By Lauren Mackenzie
Lane Cove residents have called on the Department of Planning to reconsider its concept plan for a high-rise development complex. They claim the area is unfit for residential occupancy due to its close proximity to one of two unfiltered ventilation stacks only a few hundred metres away.
Meriton, Australia’s largest property developer, bought the former Shell service station site on Epping Road in May after the Planning Assessment Commission permitted a development application for the site for six buildings from six to 20 storeys in August last year.
Meriton has requested 12 changes to the initial Voluntary Planning Agreement, including the requirement for a childcare centre catering for 85 children. The planned childcare centre is to be built about 250 metres away from the unfiltered western stack of the Lane Cove Tunnel, which releases volatile toxic compounds such as benzene, toluene and xylenes. It also discharges diesel fumes, which in July last year the World Health Organisation declared to be a level 1 human carcinogen.
In approving the Lane Cove Tunnel, the NSW Department of Planning allowed for 14 tonnes a year of volatile toxic compounds to be released from both stacks.
Some of the major impacts on health include inflammatory lung diseases such as asthma, bronchitis and alveolitis, adverse effects on lung development for ages 10 to 18 years, significant risk of ovarian and lung cancer and, in some cases, can lead to premature death.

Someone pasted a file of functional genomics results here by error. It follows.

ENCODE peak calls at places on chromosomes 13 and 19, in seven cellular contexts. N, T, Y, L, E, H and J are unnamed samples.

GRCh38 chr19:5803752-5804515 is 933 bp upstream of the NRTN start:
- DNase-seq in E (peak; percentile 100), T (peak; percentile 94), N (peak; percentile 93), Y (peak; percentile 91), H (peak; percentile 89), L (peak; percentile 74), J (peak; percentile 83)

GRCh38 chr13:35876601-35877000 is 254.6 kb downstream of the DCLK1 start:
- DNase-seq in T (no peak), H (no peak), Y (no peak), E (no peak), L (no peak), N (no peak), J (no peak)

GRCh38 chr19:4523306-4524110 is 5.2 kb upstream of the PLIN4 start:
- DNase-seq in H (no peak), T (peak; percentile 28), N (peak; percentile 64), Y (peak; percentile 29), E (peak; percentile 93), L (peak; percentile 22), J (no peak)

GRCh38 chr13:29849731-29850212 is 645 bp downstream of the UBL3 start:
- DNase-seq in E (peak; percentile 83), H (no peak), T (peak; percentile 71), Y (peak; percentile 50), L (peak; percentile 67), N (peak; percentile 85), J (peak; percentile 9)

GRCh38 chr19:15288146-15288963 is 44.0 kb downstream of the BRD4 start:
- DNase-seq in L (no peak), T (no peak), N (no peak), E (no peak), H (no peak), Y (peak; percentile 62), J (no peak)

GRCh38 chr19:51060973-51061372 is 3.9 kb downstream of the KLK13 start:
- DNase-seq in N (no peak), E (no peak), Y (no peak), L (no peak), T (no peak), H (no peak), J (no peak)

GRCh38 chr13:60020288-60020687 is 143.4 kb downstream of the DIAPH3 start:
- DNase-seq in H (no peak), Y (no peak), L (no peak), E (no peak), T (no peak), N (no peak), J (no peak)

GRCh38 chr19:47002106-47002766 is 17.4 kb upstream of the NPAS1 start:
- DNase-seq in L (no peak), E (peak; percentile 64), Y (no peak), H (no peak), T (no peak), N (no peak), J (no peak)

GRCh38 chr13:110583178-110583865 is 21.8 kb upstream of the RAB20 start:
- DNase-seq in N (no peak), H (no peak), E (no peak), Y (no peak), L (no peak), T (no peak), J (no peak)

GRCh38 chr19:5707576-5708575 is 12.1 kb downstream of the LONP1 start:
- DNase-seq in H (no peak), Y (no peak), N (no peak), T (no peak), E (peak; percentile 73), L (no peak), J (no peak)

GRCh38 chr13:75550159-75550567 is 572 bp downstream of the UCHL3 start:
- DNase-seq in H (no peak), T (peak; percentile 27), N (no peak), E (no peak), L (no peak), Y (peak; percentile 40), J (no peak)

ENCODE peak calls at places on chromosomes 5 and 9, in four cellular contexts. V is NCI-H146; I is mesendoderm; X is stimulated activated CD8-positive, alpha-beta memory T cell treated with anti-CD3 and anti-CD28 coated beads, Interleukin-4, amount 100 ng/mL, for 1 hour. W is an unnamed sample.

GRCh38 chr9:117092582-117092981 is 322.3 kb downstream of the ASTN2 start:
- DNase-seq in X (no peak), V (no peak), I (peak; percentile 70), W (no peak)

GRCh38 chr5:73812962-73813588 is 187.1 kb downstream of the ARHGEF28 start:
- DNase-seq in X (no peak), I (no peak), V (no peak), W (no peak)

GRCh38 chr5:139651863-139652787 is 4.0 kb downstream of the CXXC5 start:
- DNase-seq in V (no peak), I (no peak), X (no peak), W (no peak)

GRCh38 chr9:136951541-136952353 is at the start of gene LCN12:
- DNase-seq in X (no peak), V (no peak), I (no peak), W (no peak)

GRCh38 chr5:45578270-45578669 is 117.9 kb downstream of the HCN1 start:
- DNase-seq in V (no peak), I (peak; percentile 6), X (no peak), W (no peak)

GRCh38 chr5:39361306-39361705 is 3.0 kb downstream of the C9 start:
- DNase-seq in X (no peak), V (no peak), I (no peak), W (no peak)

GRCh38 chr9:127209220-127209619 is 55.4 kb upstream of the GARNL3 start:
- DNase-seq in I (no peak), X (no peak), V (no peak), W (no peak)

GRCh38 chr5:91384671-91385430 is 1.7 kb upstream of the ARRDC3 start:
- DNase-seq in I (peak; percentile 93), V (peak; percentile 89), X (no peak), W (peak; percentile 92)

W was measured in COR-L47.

Long-time resident Ray Kearney, former Associate Professor in the Department of Infectious Diseases and Immunology, University of Sydney, is one of the many locals concerned about the serious health impact the complex will have on the community and environment.
“The current air-pollution standards do not relate to health risks. The various regulatory authorities know this is the case, and in my opinion have exploited it to avoid installing filtration,” he says.
The Federal Senate Committee’s report of its inquiry into the health effects of air pollution in Australia, released on August 16, 2013, said that many communities close to industrial sites, major transport routes and infrastructure were being exposed to air quality that did not meet the National Environmental Protection Measure standard’s object of protecting health.
“It would be a dereliction of bureaucratic duty to approve a childcare centre whilst proven carcinogenic and toxic emissions are left uncontained. Buildings will cause downwash and enshroud the children with toxic fumes depending on wind direction”, Dr Kearney says.
The Senate report also revealed that the current monitoring of pollution and health impacts locally was unsatisfactory and a cause for concern among the local community, with data from monitoring stations deemed inaccurate and difficult to obtain.
Local resident Rebeccah Elley, who suffers from asthma, says development should not go ahead unless appropriate measures were undertaken to ensure the safety of residents.
“I worry about the long term effects this will have on our community. I cannot understand how this development could gain approval without addressing serious health concerns,” she says.
Dr Kearney believes the answer lies with filtration. “Filter the stack and then consider a childcare centre,” he says.
The proposed amendments are currently on display at Lane Cove Council and will be assessed and determined by the Planning Advisory Committee by the end of the month.